candlestick

July 1847-March 1848


The Collected Letters, Volume 22


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TC TO RALPH WALDO EMERSON ; 13 November 1847; DOI: 10.1215/lt-18471113-TC-RWE-01; CL 22: 155-156


TC TO RALPH WALDO EMERSON

Chelsea, 13 Novr, 1847—

Dear Emerson,

Your Book-parcels were faithfully sent off, directly after your departure: in regard to one of them I had a pleasant visit from the proprietor in person,—the young Swedenborgian Doctor, whom to my surprise I found quite an agreeable accomplished secular young gentleman, much given to “progress of the species” &c &c; from whom I suppose you have yourself heard.1 The wandering Umbrella, still short of an owner, hangs upon its peg here, without definite outlook. Of yourself there have come news, by your own Letter, and by various excerpts from Manchester Newspapers.2 Glück zu [Luck to you]!—

This morning I received the Enclosed, and send it off to you without farther response. Mudie, if I mistake not, is some small Bookseller in the Russell-Square region;3 pray answer him, if you think him worthy of answer. A dim suspicion haunts me that perhaps he was the Republisher (or Pirate) of your first set of Essays:4 but probably he regards this as a mere office of untutored friendship on his part. Or possibly I do the poor man wrong by misremembrance? Chapman could tell.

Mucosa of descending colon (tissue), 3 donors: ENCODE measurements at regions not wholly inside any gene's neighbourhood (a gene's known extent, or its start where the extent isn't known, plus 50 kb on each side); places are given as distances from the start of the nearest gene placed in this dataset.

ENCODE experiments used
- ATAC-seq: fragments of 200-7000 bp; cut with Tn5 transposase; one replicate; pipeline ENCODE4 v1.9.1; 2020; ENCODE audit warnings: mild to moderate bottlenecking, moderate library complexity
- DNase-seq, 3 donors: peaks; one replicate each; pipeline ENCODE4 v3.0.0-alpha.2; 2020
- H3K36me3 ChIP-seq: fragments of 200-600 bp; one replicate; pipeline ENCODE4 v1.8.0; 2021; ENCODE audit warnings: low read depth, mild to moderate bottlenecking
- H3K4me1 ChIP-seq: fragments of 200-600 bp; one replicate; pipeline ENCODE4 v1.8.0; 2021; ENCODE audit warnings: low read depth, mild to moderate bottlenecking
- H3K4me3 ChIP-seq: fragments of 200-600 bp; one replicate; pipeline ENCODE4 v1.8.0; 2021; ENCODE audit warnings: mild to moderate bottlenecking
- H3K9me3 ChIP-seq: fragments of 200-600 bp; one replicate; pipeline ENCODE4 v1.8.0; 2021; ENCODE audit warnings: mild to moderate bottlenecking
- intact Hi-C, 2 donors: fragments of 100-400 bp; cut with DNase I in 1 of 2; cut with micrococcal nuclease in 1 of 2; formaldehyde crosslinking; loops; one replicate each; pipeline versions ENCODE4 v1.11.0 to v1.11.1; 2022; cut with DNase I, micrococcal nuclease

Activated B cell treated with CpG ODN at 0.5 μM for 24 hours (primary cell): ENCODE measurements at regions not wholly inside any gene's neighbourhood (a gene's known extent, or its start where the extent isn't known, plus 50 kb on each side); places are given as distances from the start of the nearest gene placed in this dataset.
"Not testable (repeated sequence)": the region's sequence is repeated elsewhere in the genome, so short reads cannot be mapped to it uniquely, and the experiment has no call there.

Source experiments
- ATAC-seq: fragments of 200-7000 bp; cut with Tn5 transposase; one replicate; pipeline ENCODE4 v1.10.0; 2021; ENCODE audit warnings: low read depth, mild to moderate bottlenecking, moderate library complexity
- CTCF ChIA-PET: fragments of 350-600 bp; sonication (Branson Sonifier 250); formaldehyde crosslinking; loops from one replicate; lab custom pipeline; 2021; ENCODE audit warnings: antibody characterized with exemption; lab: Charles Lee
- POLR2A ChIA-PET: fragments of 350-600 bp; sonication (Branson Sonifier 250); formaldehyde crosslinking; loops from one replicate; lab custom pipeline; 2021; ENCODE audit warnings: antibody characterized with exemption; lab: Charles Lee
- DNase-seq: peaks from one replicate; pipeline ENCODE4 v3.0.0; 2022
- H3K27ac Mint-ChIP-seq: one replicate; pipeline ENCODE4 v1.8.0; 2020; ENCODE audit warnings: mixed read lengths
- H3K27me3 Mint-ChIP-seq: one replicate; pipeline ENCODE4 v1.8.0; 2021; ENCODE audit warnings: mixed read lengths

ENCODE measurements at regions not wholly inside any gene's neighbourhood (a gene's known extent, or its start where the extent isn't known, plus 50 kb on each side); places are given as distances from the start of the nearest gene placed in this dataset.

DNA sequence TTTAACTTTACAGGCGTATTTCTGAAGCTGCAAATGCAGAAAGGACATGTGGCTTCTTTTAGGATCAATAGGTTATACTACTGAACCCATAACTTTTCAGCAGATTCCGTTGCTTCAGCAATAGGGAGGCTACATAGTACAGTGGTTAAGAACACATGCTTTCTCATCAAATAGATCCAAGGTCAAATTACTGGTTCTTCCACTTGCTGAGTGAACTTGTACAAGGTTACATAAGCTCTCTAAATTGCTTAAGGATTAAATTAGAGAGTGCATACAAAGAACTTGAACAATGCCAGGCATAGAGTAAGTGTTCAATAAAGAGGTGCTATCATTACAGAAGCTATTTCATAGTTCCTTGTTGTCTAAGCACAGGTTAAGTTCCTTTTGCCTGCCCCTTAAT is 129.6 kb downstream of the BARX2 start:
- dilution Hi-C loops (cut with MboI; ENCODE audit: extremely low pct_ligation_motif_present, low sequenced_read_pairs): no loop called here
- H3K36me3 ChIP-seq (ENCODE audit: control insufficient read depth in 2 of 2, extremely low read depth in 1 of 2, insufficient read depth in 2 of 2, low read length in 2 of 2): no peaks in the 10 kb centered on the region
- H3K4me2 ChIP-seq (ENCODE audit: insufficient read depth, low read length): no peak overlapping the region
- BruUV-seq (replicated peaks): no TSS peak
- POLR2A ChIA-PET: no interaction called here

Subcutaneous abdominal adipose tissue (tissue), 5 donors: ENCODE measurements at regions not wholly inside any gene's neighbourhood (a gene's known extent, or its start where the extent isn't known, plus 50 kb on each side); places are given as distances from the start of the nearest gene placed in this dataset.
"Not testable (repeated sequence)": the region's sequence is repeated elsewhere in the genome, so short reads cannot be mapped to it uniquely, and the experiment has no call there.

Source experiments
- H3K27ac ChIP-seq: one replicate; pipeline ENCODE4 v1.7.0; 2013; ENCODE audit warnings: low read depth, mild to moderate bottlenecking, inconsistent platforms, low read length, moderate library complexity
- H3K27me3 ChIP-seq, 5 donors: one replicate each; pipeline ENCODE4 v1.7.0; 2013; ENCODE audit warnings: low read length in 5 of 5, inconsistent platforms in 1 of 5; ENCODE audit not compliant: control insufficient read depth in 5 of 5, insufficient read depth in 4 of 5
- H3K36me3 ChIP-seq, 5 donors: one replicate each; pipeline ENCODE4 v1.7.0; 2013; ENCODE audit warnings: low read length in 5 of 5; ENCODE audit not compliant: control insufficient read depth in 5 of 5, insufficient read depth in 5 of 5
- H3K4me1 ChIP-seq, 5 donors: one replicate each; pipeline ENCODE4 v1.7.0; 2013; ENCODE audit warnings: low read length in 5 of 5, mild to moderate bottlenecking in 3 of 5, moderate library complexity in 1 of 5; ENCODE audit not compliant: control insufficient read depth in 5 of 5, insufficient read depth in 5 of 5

I am sunk deep here, in effete Manuscripts, in abstruse meditations, in confusions old and new; sinking, as I may describe myself, thro' stratum after stratum of the Inane,—down to one knows not what depth! I unfortunately belong to the Opposition Party in many points, and am in a minority of One. To keep silence, therefore, is among the principal duties at present.

We had a call from Bancroft, the other evening. A tough Yankee man; of many worthy qualities more tough than musical; among which it gratified me to find a certain small under-current of genial humour, or as it were hidden laughter, not noticed heretofore.

My Wife and all the rest of us are well; and do all salute you with our true wishes, and the hope to have you here again before long. Do not bother yourself with other than voluntary writing to me, while there is so much otherwise that you are obliged to write. If on any point you want advice, information, or other help that lies within the limits of my strength, command me, now and always. And so Good be with you; and a happy meeting to us soon again. Yours ever truly,

T. Carlyle